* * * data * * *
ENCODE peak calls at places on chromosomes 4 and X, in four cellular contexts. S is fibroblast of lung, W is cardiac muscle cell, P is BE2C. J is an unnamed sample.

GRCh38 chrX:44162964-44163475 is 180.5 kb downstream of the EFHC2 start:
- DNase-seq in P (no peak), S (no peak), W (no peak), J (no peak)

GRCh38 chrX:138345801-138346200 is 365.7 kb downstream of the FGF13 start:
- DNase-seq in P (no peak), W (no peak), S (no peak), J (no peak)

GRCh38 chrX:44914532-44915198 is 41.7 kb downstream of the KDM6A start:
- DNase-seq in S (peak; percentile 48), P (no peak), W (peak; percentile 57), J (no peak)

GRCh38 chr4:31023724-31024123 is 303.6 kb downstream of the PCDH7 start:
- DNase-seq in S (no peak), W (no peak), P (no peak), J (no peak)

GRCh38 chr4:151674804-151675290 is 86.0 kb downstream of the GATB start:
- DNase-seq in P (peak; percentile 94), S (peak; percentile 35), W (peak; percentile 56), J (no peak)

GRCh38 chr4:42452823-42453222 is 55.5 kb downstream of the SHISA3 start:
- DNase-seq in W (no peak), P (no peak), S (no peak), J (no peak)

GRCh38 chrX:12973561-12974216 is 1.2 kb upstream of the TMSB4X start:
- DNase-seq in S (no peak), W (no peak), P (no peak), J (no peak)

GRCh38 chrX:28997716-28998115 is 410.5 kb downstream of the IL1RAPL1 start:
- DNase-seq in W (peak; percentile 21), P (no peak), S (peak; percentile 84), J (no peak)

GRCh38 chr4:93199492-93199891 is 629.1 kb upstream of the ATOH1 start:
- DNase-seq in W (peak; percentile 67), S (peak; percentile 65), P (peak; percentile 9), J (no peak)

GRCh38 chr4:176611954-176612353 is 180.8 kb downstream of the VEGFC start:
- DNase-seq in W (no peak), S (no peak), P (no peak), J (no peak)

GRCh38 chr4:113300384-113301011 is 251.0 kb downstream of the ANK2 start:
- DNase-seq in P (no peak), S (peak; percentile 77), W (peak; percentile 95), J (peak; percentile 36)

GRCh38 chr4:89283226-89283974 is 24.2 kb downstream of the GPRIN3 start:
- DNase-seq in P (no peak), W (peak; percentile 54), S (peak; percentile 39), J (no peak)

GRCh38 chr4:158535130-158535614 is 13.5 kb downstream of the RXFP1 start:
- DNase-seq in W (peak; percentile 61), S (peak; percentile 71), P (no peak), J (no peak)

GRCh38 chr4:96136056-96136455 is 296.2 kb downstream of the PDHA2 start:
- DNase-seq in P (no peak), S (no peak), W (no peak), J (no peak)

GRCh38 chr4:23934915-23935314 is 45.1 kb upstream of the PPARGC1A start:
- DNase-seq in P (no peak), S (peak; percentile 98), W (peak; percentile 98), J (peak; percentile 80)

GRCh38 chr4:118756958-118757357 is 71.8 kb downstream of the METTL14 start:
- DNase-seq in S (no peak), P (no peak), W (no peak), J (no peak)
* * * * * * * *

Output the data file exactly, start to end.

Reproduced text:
ENCODE peak calls at places on chromosomes 4 and X, in four cellular contexts. S is fibroblast of lung, W is cardiac muscle cell, P is BE2C. J is an unnamed sample.

GRCh38 chrX:44162964-44163475 is 180.5 kb downstream of the EFHC2 start:
- DNase-seq in P (no peak), S (no peak), W (no peak), J (no peak)

GRCh38 chrX:138345801-138346200 is 365.7 kb downstream of the FGF13 start:
- DNase-seq in P (no peak), W (no peak), S (no peak), J (no peak)

GRCh38 chrX:44914532-44915198 is 41.7 kb downstream of the KDM6A start:
- DNase-seq in S (peak; percentile 48), P (no peak), W (peak; percentile 57), J (no peak)

GRCh38 chr4:31023724-31024123 is 303.6 kb downstream of the PCDH7 start:
- DNase-seq in S (no peak), W (no peak), P (no peak), J (no peak)

GRCh38 chr4:151674804-151675290 is 86.0 kb downstream of the GATB start:
- DNase-seq in P (peak; percentile 94), S (peak; percentile 35), W (peak; percentile 56), J (no peak)

GRCh38 chr4:42452823-42453222 is 55.5 kb downstream of the SHISA3 start:
- DNase-seq in W (no peak), P (no peak), S (no peak), J (no peak)

GRCh38 chrX:12973561-12974216 is 1.2 kb upstream of the TMSB4X start:
- DNase-seq in S (no peak), W (no peak), P (no peak), J (no peak)

GRCh38 chrX:28997716-28998115 is 410.5 kb downstream of the IL1RAPL1 start:
- DNase-seq in W (peak; percentile 21), P (no peak), S (peak; percentile 84), J (no peak)

GRCh38 chr4:93199492-93199891 is 629.1 kb upstream of the ATOH1 start:
- DNase-seq in W (peak; percentile 67), S (peak; percentile 65), P (peak; percentile 9), J (no peak)

GRCh38 chr4:176611954-176612353 is 180.8 kb downstream of the VEGFC start:
- DNase-seq in W (no peak), S (no peak), P (no peak), J (no peak)

GRCh38 chr4:113300384-113301011 is 251.0 kb downstream of the ANK2 start:
- DNase-seq in P (no peak), S (peak; percentile 77), W (peak; percentile 95), J (peak; percentile 36)

GRCh38 chr4:89283226-89283974 is 24.2 kb downstream of the GPRIN3 start:
- DNase-seq in P (no peak), W (peak; percentile 54), S (peak; percentile 39), J (no peak)

GRCh38 chr4:158535130-158535614 is 13.5 kb downstream of the RXFP1 start:
- DNase-seq in W (peak; percentile 61), S (peak; percentile 71), P (no peak), J (no peak)

GRCh38 chr4:96136056-96136455 is 296.2 kb downstream of the PDHA2 start:
- DNase-seq in P (no peak), S (no peak), W (no peak), J (no peak)

GRCh38 chr4:23934915-23935314 is 45.1 kb upstream of the PPARGC1A start:
- DNase-seq in P (no peak), S (peak; percentile 98), W (peak; percentile 98), J (peak; percentile 80)

GRCh38 chr4:118756958-118757357 is 71.8 kb downstream of the METTL14 start:
- DNase-seq in S (no peak), P (no peak), W (no peak), J (no peak)